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Here’s how the new rules will change everyday life in Norway

Kultur-Norge protestPhoto: Jil Yngland / NTB

Both the national authorities and several of the largest cities in Norway are tightening their corona measures. Here’s how everyday life will be affected by the new measures.

On Monday, the Norwegian government announced that the national corona measures would be tightened based on the country’s infection situation.

“If we take action now, there is a much greater chance that we can have a normal Christmas with extended families,” Prime Minister Erna Solberg (H) said.

At midnight on Wednesday night, the new measures came into force, and they will be valid until Advent in early December.

“During that time, I hope that we reduce the infection together so that we can celebrate Christmas as we usually do, with grandparents and the extended family,” Solberg added.

Limited social contact

The government’s new national corona measures include a recommendation to have no more than five guests in private contexts, in addition to household members.

Norwegians are also asked to cut back on their social interaction within a week, i.e., to meet as few people as possible, for shorter periods of time than before.

Children who go to kindergarten and primary school will be able to celebrate a birthday with their cohort. 

Thus, the rule of a maximum of five guests at events does not apply for the very youngest.

“We do not have to be as strict with the youngest as we are with the adults,” Minister of Education Guri Melby (V) said at Monday’s press conference.

Additionally, there can be no more than 50 participants at private gatherings in public places or rented premises. 

The same goes for Christmas dinner parties. 

Stricter in the capital

If you live in the capital, your everyday life will be even more affected in the time ahead. 

In Oslo, until December, it will be mandatory to use a home office as far as is practically possible.

The municipality also issued a strong recommendation to its inhabitants not to meet more than ten people a week in social contexts, outside the household and at work, kindergarten, and primary school.

These so-called “social bubbles” have previously been introduced in countries such as Belgium, which had very strict corona measures at times.

“We must reduce the number of close contacts,” Oslo City Council leader Raymond Johansen (AP) said on Monday.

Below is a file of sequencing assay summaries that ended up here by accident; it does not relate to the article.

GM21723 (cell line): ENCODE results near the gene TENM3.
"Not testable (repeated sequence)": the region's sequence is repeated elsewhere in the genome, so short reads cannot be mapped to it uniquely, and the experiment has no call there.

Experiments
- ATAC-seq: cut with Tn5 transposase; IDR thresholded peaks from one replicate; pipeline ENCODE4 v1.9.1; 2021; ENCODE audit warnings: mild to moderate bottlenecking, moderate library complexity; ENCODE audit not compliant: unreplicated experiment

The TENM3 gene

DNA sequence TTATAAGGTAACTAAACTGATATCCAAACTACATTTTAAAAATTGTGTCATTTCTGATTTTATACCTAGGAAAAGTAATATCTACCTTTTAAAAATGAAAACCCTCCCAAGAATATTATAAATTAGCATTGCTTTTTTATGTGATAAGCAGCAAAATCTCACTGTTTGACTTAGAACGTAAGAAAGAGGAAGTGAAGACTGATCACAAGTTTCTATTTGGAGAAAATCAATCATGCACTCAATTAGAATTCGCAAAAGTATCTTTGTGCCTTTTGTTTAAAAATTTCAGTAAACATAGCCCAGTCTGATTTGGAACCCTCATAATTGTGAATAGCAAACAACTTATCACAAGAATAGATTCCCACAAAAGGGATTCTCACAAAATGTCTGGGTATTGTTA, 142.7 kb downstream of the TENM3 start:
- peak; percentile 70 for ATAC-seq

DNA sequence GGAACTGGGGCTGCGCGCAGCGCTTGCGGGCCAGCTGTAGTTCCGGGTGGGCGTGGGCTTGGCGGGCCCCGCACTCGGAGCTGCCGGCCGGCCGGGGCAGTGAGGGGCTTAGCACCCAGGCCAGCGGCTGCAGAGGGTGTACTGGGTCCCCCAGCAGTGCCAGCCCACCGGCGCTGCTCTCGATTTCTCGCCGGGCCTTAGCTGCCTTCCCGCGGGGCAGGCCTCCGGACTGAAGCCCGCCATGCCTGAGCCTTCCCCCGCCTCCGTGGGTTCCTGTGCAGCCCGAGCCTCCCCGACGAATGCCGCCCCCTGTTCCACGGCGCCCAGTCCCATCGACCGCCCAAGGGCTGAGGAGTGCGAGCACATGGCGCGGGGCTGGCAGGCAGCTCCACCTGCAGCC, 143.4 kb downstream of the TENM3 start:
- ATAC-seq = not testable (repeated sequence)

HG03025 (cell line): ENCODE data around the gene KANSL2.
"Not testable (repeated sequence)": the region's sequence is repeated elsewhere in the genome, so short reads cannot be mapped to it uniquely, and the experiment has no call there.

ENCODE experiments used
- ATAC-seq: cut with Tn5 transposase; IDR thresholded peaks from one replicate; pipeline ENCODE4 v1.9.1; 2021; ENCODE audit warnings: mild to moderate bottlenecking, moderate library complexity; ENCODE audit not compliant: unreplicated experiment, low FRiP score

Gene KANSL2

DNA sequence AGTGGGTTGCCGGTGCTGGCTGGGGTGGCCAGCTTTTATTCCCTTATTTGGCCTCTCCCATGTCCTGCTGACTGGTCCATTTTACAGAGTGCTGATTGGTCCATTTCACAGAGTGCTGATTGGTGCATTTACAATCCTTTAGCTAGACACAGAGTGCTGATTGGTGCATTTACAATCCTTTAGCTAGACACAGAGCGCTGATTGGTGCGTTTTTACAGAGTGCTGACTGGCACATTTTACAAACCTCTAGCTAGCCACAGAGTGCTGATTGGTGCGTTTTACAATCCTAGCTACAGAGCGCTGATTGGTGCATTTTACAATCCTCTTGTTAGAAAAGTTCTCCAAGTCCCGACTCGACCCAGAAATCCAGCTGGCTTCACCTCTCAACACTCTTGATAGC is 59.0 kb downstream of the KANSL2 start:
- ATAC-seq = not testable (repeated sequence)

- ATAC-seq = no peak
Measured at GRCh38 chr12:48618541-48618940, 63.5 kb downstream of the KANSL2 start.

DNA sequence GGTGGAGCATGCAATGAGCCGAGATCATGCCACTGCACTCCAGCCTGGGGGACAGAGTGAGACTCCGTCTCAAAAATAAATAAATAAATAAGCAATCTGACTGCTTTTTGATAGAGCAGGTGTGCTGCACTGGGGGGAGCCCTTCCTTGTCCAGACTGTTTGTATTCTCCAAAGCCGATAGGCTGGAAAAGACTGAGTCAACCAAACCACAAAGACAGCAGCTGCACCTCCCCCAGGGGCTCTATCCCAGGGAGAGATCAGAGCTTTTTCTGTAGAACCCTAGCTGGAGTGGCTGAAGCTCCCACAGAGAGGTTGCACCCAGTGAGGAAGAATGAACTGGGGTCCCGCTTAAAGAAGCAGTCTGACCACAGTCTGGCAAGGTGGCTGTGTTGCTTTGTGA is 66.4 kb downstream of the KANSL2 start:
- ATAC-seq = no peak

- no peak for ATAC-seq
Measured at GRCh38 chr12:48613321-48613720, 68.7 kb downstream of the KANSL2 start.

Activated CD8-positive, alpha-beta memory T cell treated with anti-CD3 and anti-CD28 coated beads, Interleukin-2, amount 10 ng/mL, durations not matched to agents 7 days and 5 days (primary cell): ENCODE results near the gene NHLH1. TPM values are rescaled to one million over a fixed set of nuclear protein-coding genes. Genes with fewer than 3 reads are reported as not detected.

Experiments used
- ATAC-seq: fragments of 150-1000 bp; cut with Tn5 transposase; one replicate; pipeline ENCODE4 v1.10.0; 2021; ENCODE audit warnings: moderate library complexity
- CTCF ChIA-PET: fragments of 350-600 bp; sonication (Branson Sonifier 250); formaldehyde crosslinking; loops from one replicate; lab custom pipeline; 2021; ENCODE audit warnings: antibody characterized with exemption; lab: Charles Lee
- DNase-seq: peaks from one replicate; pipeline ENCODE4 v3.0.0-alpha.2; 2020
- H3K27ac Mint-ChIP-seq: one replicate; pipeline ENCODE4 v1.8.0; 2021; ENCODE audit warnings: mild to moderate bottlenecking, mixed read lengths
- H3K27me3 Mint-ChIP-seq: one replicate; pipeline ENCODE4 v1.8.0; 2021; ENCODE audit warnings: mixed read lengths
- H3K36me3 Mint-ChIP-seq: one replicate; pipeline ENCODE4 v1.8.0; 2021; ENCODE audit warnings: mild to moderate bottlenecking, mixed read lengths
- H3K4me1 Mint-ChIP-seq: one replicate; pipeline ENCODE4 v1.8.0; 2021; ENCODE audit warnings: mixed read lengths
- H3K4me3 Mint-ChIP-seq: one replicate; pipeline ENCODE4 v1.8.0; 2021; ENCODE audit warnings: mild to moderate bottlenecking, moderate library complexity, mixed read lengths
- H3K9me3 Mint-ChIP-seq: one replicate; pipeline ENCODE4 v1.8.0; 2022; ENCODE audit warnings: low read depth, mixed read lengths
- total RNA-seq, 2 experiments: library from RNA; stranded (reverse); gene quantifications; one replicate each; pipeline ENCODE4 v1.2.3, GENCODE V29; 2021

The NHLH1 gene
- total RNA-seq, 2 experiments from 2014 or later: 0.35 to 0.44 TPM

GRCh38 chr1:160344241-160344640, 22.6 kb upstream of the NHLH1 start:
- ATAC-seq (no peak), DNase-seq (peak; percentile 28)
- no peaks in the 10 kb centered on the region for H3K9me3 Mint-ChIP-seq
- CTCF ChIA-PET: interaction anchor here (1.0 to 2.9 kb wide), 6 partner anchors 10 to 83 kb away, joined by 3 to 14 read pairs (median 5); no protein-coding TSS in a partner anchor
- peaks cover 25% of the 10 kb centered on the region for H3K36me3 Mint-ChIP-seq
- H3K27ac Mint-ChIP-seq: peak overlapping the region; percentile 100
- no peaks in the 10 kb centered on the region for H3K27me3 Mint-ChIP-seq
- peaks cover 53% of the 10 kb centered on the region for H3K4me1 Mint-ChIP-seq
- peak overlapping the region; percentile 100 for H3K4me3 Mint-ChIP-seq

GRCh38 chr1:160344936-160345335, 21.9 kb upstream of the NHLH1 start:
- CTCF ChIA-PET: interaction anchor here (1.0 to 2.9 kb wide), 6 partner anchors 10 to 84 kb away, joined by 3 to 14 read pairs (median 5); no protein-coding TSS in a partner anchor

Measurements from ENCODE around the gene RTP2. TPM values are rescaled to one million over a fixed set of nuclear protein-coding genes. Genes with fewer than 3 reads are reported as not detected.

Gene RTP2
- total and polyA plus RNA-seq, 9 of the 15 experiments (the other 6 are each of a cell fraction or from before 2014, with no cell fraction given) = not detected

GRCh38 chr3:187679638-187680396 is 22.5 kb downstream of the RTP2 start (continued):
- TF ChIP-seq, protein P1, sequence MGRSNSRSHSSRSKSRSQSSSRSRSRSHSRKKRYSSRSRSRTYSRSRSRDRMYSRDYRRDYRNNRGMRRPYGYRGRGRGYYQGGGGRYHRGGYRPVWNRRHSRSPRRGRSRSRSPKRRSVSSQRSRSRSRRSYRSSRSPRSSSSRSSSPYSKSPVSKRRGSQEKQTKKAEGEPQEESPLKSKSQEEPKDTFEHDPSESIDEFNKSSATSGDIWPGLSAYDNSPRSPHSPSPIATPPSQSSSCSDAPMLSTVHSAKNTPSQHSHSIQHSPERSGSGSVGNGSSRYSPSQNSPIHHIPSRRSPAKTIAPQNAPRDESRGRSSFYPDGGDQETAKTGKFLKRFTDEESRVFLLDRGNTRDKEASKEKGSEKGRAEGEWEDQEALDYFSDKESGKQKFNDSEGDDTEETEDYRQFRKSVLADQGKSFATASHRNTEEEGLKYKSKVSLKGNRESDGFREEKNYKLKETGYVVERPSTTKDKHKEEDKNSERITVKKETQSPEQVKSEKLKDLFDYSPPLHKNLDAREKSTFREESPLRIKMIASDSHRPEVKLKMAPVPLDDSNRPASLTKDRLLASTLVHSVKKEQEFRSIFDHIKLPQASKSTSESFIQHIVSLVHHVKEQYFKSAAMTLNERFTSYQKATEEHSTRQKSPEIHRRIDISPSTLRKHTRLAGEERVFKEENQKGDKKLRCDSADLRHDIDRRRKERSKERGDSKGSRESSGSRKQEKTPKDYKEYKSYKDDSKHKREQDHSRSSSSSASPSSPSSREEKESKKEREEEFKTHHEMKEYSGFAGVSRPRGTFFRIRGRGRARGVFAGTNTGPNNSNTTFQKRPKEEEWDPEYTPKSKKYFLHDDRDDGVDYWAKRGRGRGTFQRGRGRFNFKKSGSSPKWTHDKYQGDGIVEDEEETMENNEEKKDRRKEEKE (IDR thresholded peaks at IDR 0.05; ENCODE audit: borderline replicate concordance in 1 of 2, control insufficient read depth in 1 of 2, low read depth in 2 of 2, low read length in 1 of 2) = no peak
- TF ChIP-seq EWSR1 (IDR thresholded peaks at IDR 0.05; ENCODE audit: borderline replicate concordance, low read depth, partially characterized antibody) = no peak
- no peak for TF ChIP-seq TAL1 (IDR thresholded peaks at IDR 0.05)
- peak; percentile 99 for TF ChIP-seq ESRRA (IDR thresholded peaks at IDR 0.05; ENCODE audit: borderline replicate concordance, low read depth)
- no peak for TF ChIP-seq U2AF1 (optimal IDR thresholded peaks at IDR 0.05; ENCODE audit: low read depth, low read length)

Additionally, it is mandatory to use face masks indoors in public places where one meter of distance from others can’t be maintained. 

People must also wear a face mask at restaurants when they are not sitting at a table. 

After 10:00 PM, nightclub entry has to be stopped, but alcohol can be served until closing time at midnight.

Bergen regulations

Earlier this autumn, Bergen introduced strict corona measures. The measures seemed to have an effect, and the numbers went down.

Now, the situation is different. 

On Tuesday afternoon, Bergen municipality registered 77 new infection cases in the last 24 hours – the highest registered number since the corona outbreak began. 

The same afternoon, the City Council announced it’s introducing new measures, which will initially last for four weeks

Among the measures, there’s a ban on private gatherings with more than ten people and identification requirements at nightlife venues.

“Unfortunately, we are facing a demanding winter, and we must prepare for it,” City Council leader Roger Valhammer (AP) said at a press conference.

Workers in Bergen also have to use home office where possible. 

The people of Bergen are also required to wear face masks in public transport and in public places indoors where it is not possible to keep at least one meter of distance from others.

Additionally, the city’s nightlife venues must ensure that the sound level allows guests to talk to each other without being closer than one meter.

© NTB Scanpix / #Norway Today

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